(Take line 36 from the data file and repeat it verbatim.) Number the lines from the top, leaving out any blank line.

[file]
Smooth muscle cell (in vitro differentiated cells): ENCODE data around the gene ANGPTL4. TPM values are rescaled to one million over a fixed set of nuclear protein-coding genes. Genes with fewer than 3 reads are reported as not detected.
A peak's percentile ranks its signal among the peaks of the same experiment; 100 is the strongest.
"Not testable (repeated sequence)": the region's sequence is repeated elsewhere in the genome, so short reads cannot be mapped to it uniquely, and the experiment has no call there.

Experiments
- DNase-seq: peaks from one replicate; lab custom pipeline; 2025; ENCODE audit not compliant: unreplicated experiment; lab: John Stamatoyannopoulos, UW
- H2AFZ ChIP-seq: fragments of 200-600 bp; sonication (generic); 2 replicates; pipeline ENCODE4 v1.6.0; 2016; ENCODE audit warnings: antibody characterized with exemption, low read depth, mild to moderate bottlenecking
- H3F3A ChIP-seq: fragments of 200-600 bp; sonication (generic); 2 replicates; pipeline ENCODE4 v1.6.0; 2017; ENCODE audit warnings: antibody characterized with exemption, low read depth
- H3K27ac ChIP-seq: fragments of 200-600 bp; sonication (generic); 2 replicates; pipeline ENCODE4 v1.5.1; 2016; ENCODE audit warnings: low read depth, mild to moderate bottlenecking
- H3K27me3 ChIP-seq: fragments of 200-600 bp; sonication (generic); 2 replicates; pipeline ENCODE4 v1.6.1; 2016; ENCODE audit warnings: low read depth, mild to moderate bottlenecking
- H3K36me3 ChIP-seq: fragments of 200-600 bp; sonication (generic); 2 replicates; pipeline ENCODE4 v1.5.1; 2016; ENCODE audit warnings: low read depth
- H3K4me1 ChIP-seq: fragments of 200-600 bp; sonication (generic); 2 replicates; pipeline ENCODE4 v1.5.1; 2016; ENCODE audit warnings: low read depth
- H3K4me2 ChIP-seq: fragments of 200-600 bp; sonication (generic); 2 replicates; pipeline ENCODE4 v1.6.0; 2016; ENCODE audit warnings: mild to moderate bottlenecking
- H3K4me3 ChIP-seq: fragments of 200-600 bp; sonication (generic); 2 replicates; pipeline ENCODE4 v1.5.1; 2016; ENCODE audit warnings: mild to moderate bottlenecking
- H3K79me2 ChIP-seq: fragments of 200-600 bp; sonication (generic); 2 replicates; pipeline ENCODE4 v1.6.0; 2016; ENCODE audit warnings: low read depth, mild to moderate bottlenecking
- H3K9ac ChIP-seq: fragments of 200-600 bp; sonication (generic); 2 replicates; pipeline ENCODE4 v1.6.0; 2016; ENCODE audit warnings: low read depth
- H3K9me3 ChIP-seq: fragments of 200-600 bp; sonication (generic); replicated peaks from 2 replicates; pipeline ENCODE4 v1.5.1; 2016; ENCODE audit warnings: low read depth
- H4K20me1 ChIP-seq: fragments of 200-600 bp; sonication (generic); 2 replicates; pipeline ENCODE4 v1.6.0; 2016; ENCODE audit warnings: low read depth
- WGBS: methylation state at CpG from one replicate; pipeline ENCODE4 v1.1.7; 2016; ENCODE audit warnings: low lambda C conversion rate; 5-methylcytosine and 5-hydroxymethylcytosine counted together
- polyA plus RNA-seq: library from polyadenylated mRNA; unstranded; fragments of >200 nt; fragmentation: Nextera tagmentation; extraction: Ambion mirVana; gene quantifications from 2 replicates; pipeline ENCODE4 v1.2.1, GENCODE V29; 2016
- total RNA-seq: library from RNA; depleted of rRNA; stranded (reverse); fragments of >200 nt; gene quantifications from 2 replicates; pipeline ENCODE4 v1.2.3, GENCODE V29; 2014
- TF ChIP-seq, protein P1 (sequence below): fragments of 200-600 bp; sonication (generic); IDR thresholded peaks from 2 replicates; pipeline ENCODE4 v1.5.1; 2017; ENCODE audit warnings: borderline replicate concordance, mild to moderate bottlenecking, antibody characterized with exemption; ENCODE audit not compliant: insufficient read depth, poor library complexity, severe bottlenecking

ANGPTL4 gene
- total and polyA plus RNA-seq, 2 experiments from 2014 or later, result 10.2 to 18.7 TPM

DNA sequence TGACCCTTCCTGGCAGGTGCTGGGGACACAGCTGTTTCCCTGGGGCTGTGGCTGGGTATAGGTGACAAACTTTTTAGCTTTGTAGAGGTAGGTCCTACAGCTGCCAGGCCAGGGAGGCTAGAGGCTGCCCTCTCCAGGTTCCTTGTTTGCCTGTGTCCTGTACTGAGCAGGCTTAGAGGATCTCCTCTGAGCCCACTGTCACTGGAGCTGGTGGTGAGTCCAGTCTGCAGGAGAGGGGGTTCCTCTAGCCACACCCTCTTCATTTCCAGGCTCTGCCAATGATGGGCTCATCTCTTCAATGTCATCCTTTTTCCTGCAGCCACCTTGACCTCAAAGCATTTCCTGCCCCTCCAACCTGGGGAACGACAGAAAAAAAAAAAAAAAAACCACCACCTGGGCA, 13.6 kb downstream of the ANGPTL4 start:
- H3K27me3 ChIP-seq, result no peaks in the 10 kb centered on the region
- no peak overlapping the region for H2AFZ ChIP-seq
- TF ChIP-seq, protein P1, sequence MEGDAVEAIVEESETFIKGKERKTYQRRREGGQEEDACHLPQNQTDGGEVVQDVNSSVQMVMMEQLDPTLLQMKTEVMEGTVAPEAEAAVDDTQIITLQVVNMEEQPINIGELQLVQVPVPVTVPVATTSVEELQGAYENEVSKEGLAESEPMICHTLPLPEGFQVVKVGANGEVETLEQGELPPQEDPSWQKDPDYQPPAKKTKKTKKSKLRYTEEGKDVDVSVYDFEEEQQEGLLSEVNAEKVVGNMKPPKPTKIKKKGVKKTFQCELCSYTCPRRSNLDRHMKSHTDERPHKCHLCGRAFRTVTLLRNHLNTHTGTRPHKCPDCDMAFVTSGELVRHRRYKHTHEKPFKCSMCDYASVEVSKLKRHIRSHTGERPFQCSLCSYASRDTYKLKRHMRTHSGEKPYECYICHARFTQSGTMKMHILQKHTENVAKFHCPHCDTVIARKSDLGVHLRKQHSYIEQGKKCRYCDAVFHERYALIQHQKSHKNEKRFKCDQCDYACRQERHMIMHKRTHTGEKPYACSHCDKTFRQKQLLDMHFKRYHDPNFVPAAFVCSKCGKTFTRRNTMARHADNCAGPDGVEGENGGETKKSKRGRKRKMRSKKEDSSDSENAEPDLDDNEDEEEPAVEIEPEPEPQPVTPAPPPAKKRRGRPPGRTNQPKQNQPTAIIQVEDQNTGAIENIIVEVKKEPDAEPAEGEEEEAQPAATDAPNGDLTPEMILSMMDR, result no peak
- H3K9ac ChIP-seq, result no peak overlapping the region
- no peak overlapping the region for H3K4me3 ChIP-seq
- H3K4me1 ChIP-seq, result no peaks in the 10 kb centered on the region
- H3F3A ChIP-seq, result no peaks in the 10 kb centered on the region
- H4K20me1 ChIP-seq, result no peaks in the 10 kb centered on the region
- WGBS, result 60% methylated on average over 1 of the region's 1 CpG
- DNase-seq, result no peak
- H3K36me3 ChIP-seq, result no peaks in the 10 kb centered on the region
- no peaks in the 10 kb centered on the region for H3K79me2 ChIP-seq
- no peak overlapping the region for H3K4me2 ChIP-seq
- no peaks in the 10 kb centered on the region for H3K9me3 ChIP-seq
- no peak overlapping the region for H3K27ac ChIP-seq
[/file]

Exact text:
- no peaks in the 10 kb centered on the region for H3K79me2 ChIP-seq